Detail is particularly good in the centre of the images, but at the corners, things are much softer than I’d have liked and at the lens – minimum focus distance of 3cm, (in Super Macro Mode) you can get some superbly decent macro shots with bags of lovely detail. White balance (WB) performance is good, particularly the auto WB pre-set performing well in most lighting situations except under mixed lighting, indoors, where it produced a familiar orange cast. In other words, it’s more or less what you’d expect at this level.
The sweep panorama mode works well enough with the usual caveat that it produces such a narrow image, with reduced vertical resolution, that while they look good, they cannot be used very big. It does not beat stitching full resolution images together, though it is a lot more fun and certainly faster to achieve.
The camera’s Digital Filters offer a range of clever effects for creating a funkier, more creative look to your shots and the Dramatic tone filter is my favourite producing some impressive, well, dramatic shots, and best used on a part cloudy day.
Using the camera’s digital ‘Super Resolution Zoom’ feature where the camera provides the equivalent of a 48x zoom ratio (so that’s the equivalent of a 1200mm lens here) it provides rather smeared detail but use quite small, it is acceptable. I even managed to shoot a couple shots of the setting sun (bear in mind the sun was low, near the horizon and partly obscured by clouds – don’t ever try this with a full on sun) at the equivalent of the 1200mm digital zoom, imaging what appear to be a couple of sun spots (check out my example shots for the test) and all hand held. If I’d had a tripod handy no doubt the result would be a little clearer, but this is still impressive (if slightly murky) for a hand held compact.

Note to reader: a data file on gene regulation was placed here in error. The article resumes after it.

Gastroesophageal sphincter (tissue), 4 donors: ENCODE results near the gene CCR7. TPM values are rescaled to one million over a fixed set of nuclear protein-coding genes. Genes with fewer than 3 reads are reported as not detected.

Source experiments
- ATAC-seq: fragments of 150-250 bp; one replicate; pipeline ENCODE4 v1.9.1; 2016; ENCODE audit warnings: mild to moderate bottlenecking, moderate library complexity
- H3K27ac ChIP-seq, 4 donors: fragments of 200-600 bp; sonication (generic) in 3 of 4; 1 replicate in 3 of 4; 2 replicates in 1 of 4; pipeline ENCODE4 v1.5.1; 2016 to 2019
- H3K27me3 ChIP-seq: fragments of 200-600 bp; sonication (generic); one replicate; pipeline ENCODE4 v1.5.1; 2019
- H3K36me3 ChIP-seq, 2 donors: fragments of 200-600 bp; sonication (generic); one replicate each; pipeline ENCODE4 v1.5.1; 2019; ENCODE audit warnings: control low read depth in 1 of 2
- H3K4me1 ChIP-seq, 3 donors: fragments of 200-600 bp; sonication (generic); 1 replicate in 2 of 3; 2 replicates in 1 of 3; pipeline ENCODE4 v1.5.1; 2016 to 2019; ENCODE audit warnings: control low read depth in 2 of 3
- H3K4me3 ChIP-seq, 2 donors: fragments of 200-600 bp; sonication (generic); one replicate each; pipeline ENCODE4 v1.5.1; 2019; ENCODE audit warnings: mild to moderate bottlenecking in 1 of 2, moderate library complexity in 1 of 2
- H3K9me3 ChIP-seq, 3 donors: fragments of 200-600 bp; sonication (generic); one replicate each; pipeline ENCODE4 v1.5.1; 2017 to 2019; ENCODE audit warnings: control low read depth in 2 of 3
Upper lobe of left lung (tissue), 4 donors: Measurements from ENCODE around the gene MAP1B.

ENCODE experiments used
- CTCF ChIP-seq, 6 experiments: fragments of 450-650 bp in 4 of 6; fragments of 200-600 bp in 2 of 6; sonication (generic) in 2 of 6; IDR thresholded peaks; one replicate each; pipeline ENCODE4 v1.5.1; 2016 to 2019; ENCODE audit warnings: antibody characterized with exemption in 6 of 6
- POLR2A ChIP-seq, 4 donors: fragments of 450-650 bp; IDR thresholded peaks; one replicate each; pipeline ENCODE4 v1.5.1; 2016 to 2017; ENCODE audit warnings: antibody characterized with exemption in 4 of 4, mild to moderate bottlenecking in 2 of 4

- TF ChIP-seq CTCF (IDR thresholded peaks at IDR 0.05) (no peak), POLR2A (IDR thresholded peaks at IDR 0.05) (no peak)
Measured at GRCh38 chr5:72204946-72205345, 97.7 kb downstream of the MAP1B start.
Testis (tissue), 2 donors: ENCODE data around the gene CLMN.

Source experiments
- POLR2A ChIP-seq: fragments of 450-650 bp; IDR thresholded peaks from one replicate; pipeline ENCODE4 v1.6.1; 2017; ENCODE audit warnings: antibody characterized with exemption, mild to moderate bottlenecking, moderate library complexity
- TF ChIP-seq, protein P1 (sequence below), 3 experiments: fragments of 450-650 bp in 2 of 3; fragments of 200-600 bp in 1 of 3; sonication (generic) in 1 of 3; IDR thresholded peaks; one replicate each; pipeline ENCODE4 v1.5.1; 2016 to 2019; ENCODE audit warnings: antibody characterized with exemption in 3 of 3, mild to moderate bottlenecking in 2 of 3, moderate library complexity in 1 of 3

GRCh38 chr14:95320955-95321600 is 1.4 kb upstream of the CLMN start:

The Olympus SZ-31MR costs a penny shy of £300 at the time of testing, with other similar cameras including the Pentax Optio VS20, Nikon’s Coolpix L310 and the Canon PowerShot SX260 HS plus the recently tested Fujifilm FinePix F770 EXR spanning a price range from around £150 to £300 and so it’s at the top end of the scale and as such fits neatly into the market housing as it does a good balance between features and performance and price point.
Olympus SZ-31MR review – Verdict
While the market has an ever-growing array of long zoomed compacts, few are as svelte as this Olympus, fewer still as attractive. This makes the Olympus SZ-31MR an ideal option for anyone looking for a compact camera for a holiday or those travelling and not wanting the bulk of a system camera.
Images are excellent particularly the colour reproduction but portrait shots are a little disappointing; the battery life is good and the fast high-speed shooting and full 1080p HD video recording with stereo sound and the clever iAuto setting and Magic filters all combine to make the camera well worth serious consideration. In short then, the Olympus SZ-31MR an amazing zoom lens crammed into a (relatively) tiny body and its image quality and overall performance mean it is indeed an ideal travel camera.